20 Fastest Knockouts in UFC History – Including video evidence

One of the main reasons we are fans of combat sports is the uncertainty of the outcome of each fight. They don’t call MMA the game of inches for no reason because just one punch is enough to destroy a fighter’s three-month preparation, no matter how prepared he is. We always wonder if we will watch a 25-minute war or if there are only ten seconds to enjoy the fight due to quick knockouts. Regardless, enjoyment is guaranteed.

Conor McGregor vs. José Aldo (0:13)

The first one on the list is one of McGregor’s fan base’s favorite knockouts against long-time featherweight king Jose Aldo. Conor McGregor finally got his chance to attack the title after an enviable career paved with knockouts at UFC 194 held on December 12, 2015, in the main fight of the evening.

The dominant champion was undefeated for eight years with numerous title defenses, and the only reason for his rapid fall was the desire to take the barking Irishman’s head off his shoulders as soon as possible.

Conor had already planned this and knew what to expect. In the middle of Aldo’s first attack, he sent his murderous left, intercepting the combination and sending it straight to the champion’s head, giving him the first knockout loss of his career. The match ended in an incredible 13 seconds; McGregor’s reign thus began, and history was written.

Glover Teixeira vs. Anthony Johnson (0:13)

The fight between Glover Teixeira and Anthony Johnson was one of those fights where you don’t want either fighter to lose. The match occurred at the legendary UFC 202 event on August 20, 2016, in Las Vegas, Nevada, headlined by Diaz and McGregor for the second time. In the light heavyweight co-main fight of the night, headlined by the Brazilian giant and the American knockout artist, a title shot was on the line.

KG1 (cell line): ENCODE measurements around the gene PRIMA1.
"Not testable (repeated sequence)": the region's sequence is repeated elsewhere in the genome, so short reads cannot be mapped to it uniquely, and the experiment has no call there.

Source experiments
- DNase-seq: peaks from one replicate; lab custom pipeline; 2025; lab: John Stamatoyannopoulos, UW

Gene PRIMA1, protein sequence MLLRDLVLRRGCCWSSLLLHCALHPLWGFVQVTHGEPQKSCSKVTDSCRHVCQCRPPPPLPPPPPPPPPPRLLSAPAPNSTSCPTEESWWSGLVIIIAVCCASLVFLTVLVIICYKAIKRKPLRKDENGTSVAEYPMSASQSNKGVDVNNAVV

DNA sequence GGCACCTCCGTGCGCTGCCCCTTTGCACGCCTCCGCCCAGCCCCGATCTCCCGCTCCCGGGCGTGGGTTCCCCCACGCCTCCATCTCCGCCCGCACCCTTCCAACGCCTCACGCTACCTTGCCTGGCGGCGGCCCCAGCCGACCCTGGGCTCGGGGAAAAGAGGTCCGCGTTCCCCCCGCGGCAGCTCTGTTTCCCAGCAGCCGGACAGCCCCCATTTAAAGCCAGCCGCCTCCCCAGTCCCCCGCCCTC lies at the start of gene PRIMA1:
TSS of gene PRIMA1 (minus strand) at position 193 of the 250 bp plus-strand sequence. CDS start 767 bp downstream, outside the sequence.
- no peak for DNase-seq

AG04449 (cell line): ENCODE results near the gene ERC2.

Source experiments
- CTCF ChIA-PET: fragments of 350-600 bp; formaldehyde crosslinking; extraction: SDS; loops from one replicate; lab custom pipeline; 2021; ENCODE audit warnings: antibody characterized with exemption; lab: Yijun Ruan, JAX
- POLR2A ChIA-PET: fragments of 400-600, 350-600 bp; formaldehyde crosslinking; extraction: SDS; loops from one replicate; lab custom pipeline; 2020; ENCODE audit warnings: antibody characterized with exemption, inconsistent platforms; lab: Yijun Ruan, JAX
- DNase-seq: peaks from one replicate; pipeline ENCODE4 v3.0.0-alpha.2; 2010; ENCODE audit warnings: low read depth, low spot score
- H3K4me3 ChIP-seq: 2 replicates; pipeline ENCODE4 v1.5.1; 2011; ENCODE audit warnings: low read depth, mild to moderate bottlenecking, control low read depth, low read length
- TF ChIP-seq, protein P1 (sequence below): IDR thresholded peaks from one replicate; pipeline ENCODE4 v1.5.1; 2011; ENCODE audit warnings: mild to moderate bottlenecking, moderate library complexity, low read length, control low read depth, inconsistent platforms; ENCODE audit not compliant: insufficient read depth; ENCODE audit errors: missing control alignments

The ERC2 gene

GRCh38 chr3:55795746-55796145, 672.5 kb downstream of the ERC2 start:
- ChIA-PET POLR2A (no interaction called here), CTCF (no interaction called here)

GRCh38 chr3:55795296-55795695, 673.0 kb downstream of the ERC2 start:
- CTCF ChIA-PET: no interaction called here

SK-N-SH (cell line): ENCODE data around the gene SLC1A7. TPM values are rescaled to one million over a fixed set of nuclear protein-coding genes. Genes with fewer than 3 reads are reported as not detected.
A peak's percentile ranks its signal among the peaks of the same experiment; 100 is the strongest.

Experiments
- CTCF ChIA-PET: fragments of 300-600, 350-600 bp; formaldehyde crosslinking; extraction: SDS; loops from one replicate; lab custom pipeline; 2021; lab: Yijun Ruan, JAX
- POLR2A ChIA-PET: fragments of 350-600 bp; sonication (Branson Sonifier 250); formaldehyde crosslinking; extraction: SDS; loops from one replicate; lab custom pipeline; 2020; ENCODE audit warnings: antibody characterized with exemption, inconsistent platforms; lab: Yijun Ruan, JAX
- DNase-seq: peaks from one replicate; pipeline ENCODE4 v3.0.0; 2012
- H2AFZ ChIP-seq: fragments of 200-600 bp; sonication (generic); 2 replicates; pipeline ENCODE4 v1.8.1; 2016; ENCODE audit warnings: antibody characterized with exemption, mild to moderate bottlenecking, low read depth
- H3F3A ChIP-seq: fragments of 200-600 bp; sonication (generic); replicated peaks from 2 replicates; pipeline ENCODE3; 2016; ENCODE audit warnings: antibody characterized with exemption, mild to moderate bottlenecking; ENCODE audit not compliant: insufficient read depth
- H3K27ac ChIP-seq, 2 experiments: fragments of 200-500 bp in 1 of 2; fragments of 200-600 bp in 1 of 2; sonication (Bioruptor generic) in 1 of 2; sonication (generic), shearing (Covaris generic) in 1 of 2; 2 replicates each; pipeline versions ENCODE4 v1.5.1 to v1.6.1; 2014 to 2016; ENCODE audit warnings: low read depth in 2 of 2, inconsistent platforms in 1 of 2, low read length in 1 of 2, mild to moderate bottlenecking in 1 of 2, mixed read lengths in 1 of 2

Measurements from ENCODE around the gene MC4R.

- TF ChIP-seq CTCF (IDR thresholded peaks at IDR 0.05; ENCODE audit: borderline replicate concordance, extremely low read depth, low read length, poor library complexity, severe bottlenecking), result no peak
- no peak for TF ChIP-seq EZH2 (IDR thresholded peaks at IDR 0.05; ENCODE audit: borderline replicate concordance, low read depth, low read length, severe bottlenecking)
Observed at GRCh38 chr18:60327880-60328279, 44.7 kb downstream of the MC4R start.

Although anything could have happened, and a lot was expected from a match like this, the Rumble still made things quick and easy. Just 13 seconds into the match, Glover put pressure on Anthony but landed straight on his uppercut to end the match.

Most will agree that it was not easy to see Glover mercilessly knocked out, and to make matters worse, one of the Brazilian’s teeth flew out of his mouth when Johnson connected.

Gary Goodridge vs. Paul Herrera (0:13)

In 1996, the aforementioned UFC 8: David vs. The Goliath event saw two quick knockout finishes. Before Don Frye quickly incapacitated his opponent in the main fight of the night, there was another swift and brutal knockout that had never been seen before or since.

Herrera and Goodridge made their middleweight UFC debut in the tournament’s quarterfinals. Paul Herrera opened the match with a double-leg attempt, which Gary immediately sprawled and, with a quick transition, caught one of the opponent’s hands with his hand and the other with both legs.